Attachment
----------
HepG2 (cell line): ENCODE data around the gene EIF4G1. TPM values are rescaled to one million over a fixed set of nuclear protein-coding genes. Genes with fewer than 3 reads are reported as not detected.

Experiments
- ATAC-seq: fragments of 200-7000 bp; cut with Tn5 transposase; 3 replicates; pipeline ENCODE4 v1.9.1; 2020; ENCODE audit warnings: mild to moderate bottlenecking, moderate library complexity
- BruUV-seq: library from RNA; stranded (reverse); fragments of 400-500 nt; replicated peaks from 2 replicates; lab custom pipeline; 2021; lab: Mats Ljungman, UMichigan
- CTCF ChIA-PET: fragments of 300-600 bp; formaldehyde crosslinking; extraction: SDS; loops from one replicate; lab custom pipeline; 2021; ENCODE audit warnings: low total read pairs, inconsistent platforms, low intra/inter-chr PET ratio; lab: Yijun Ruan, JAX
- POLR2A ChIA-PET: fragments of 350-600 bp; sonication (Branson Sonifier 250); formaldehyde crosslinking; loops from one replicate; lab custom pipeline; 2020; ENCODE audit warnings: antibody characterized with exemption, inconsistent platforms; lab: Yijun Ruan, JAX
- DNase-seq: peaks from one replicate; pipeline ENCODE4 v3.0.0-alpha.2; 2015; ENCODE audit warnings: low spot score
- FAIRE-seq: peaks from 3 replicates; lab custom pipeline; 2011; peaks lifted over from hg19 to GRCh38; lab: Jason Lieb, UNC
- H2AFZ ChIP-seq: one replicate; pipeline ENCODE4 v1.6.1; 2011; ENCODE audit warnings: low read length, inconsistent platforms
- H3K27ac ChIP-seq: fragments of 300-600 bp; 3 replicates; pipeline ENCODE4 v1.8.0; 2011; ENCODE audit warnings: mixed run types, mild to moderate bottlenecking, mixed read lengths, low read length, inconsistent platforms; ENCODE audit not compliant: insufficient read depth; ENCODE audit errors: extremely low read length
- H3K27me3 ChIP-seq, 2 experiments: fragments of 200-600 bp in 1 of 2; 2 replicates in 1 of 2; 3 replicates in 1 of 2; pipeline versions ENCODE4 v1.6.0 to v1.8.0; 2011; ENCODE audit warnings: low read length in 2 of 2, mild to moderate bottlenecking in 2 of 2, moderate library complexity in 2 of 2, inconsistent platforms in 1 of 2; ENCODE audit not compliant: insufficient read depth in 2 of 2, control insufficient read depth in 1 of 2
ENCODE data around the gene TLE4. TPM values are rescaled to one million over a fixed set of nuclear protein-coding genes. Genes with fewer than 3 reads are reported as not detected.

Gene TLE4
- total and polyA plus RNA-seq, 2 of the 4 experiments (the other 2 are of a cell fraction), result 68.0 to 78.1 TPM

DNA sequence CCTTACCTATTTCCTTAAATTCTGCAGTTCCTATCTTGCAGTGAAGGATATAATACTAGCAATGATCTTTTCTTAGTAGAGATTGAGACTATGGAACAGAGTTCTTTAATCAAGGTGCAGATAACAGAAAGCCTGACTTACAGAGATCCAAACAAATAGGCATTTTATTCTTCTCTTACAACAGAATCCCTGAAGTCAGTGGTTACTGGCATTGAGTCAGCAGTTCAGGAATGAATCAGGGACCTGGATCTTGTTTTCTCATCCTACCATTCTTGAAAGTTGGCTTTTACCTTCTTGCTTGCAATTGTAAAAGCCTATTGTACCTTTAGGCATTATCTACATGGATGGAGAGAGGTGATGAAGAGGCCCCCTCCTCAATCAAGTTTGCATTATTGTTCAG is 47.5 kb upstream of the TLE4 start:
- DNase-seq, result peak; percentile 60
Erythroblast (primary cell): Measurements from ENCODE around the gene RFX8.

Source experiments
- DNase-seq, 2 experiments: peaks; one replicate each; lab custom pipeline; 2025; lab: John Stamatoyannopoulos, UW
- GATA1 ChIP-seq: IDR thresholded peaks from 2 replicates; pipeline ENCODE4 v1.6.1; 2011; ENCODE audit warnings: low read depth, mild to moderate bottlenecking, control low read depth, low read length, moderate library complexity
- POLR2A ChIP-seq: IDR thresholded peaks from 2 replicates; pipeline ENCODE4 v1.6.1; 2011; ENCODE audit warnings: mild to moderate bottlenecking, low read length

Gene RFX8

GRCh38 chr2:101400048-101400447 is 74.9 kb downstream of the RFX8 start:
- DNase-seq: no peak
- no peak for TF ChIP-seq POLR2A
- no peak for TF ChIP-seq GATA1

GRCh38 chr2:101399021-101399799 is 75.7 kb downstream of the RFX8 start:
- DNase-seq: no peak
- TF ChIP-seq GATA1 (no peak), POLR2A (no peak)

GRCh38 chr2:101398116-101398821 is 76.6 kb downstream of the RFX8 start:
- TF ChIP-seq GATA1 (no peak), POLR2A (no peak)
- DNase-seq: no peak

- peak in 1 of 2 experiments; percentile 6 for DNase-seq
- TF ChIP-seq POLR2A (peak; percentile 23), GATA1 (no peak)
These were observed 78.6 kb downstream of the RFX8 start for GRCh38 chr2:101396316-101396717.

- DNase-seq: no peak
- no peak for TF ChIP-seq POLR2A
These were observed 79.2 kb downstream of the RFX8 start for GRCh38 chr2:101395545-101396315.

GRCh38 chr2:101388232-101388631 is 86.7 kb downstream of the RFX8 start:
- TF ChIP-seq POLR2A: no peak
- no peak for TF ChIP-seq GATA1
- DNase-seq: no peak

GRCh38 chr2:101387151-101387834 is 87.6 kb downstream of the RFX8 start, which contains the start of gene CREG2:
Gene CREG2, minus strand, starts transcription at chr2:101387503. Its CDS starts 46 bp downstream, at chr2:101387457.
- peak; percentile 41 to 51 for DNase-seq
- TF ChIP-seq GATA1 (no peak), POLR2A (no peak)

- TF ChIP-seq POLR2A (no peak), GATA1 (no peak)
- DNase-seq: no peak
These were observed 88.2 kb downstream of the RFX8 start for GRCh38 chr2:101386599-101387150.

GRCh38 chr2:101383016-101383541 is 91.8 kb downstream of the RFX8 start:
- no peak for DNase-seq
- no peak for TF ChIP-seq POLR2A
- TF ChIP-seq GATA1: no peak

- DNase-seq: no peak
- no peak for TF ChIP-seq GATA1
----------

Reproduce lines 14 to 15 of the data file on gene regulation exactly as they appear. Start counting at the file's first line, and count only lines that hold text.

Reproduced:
- total and polyA plus RNA-seq, 2 of the 4 experiments (the other 2 are of a cell fraction), result 68.0 to 78.1 TPM

DNA sequence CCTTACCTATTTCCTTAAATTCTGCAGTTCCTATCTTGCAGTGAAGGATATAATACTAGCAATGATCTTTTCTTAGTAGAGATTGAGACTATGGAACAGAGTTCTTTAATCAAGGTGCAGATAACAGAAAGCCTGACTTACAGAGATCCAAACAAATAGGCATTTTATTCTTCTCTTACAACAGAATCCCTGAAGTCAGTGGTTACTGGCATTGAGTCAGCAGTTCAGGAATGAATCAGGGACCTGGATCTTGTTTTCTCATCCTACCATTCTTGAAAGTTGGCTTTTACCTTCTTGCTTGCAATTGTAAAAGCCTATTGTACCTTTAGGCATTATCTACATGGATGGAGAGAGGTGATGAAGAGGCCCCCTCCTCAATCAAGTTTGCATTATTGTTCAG is 47.5 kb upstream of the TLE4 start: